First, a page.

Open mic nights are a great way for a venue to get new people in its doors, especially coffee shops and bars, but if they aren’t run correctly, they quickly turn from an exciting night of new music to a boring snoozefest. Here’s a look at some of the most common mistakes that music venues make when attempting to run an open mic night.
1. Too many songs. When you’re running an open mic night, keep in mind what an open mic night is supposed to be–it’s not a huge show, with each act getting 6-7 songs. It’s most entertaining for an audience when each act gets 2 songs, 3 at the most. That way, the show keeps moving. If someone doesn’t like a certain act, they’ll stick around, because maybe they’ll like the next one, and they don’t have to wait long. The best open mic I’ve ever been to had a strict 2 song rule; very occasionally, if an artist did extremely well, he’d get a third song. All of the artists shot for this, so everyone brought their A game. The six or seven song open mic nights are just lame, and if you’re worried about filling the time, remember that you can always just have people up to play again after everyone’s played their two or three songs.
2. No sign-up list. Every open mic night needs a sign up list. Even if you personally know all of the musicians playing, make them sign the list, because it gives the show a sense of order and you won’t have to worry about conflicts. It’s even better if you can put approximate times next to each spot on the list, so if a certain act needs to get out of the open mic night by a certain time, they can easily see whether they’ll be able to perform or not.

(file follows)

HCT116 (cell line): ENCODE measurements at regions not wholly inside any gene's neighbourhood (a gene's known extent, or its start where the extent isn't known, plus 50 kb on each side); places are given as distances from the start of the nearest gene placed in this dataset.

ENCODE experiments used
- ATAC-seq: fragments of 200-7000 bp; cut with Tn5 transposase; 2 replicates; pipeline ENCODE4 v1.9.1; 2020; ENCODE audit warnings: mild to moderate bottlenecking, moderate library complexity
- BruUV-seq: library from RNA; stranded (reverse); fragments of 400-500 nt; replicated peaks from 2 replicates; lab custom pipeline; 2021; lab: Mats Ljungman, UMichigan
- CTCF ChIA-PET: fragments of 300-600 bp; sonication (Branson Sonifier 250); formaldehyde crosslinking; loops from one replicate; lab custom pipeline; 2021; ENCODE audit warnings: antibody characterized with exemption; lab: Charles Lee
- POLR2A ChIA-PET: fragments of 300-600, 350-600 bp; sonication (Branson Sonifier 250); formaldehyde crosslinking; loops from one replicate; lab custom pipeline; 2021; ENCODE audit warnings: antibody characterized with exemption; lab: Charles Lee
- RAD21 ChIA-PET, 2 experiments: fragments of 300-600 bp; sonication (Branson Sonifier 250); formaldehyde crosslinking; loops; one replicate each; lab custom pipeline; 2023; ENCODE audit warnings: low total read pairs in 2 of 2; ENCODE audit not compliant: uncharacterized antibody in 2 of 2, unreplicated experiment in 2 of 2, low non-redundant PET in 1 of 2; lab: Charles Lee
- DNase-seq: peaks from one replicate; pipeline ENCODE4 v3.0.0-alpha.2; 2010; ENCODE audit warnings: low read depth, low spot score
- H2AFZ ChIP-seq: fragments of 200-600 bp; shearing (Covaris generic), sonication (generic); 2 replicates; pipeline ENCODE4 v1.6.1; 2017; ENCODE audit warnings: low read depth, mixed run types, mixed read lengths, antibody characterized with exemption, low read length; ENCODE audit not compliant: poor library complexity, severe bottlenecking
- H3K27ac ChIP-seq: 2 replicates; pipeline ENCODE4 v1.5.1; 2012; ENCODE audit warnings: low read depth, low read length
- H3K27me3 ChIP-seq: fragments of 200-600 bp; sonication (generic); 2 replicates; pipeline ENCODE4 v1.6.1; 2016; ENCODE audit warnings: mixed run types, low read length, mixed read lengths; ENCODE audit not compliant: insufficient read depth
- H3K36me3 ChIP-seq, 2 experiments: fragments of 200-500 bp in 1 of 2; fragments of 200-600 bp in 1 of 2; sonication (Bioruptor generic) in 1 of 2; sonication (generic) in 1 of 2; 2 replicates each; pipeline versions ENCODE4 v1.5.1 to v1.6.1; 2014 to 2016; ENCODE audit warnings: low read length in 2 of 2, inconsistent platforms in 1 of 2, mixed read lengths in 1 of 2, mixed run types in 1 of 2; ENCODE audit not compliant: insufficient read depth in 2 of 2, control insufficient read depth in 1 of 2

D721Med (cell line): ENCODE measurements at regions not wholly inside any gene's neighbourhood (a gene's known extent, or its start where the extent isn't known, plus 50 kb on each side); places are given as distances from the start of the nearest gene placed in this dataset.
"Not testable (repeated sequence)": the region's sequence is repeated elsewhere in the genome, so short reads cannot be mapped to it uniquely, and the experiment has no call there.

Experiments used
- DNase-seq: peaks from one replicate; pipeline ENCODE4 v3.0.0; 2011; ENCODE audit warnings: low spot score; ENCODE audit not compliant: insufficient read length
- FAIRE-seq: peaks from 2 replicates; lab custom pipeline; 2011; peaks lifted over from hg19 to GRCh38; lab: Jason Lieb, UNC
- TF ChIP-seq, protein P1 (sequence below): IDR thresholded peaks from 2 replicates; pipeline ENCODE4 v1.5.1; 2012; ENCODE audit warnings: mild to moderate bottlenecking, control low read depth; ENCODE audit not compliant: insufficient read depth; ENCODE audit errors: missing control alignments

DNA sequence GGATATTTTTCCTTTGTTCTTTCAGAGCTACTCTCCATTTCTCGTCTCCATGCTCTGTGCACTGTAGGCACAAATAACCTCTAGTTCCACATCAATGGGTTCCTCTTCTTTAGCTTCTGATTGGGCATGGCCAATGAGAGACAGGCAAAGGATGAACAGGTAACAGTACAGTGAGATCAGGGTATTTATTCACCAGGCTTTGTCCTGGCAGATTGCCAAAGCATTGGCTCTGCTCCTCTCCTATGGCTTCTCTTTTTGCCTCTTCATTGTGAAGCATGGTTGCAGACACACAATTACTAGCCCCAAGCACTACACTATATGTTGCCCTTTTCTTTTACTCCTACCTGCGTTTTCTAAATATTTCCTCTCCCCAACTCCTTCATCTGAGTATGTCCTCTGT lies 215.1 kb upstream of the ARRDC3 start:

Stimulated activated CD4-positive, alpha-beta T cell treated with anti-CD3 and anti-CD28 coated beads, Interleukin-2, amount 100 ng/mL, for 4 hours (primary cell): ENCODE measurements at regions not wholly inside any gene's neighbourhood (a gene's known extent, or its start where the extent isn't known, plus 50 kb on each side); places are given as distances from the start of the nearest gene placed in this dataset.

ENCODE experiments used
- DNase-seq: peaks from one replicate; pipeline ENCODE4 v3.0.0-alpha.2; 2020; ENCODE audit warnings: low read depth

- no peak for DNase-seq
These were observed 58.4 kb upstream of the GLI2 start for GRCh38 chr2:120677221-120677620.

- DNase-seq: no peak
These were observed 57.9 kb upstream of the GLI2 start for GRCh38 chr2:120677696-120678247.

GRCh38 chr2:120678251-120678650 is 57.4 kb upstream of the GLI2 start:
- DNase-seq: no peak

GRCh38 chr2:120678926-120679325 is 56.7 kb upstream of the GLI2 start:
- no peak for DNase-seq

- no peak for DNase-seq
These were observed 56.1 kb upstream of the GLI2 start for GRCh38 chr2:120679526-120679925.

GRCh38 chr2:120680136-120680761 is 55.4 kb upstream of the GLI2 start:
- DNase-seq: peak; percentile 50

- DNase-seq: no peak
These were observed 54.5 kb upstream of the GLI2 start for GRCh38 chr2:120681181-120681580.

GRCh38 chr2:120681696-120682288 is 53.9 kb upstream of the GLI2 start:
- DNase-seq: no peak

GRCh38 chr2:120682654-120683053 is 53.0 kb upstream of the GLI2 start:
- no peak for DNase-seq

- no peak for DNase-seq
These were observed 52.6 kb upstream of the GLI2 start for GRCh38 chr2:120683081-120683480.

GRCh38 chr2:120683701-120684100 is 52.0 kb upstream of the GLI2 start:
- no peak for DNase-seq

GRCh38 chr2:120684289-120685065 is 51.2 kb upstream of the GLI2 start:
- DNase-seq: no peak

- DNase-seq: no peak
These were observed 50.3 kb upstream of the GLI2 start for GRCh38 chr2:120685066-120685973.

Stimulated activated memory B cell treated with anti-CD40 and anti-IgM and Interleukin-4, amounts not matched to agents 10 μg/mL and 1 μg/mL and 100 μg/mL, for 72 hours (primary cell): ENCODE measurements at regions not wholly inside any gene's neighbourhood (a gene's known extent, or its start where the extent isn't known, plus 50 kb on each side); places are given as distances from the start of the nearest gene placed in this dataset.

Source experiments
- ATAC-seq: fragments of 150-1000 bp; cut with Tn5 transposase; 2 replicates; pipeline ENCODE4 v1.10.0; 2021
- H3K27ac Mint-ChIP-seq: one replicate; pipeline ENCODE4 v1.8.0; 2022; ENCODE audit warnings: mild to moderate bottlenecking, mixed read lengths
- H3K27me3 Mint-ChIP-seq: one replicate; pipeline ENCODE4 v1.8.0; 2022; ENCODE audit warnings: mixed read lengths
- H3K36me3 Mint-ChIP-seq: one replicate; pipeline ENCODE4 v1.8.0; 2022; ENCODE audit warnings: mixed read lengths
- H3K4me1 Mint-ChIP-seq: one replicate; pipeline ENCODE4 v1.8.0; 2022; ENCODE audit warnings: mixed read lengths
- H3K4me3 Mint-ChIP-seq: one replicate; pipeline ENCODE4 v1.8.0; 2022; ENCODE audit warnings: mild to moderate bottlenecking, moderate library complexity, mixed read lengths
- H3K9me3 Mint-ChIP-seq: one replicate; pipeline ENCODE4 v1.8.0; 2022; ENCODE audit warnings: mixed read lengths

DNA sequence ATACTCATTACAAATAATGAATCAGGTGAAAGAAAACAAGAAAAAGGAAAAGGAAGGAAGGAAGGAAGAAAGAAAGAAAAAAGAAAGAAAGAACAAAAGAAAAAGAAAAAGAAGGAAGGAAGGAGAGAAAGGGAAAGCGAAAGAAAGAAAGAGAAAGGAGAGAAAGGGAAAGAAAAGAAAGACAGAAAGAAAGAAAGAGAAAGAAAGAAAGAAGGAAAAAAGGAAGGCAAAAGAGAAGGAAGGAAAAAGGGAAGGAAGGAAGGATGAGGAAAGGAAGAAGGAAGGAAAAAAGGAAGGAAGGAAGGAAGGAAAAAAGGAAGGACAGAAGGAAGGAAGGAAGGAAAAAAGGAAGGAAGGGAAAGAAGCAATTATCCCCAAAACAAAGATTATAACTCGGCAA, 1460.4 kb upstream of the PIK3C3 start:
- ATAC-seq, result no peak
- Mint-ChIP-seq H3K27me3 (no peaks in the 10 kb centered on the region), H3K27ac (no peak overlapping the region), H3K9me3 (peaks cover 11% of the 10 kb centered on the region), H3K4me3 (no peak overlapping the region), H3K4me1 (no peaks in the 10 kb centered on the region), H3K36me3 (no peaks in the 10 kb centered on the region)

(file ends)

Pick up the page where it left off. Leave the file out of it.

3. No incentives to come back. Open mic nights vary in quality from week to week if there’s no incentive for the musicians to return. Even if your venue just offers them a free beer for playing a few songs, they’ll be back, and in droves. With no incentive, you’ll have great open mics on certain weeks and terrible open mics on other weeks. Don’t make the mistake of thinking that musicians don’t need to be rewarded for their work, even at open mic nights.
4. No promotion. Open mic nights are just like any other type of show; yes, word of mouth is great, but it’s always important to promote what’s going on at your venue, especially if your open mic night is just getting off the ground. Get flyers made, or at least business cards that you can hand out that give information about the open mic night, including the when and where. Treat it like any other gig. Get people there.
Do you know of any other mistakes that venues make when running open mic nights? Post in our comments section below.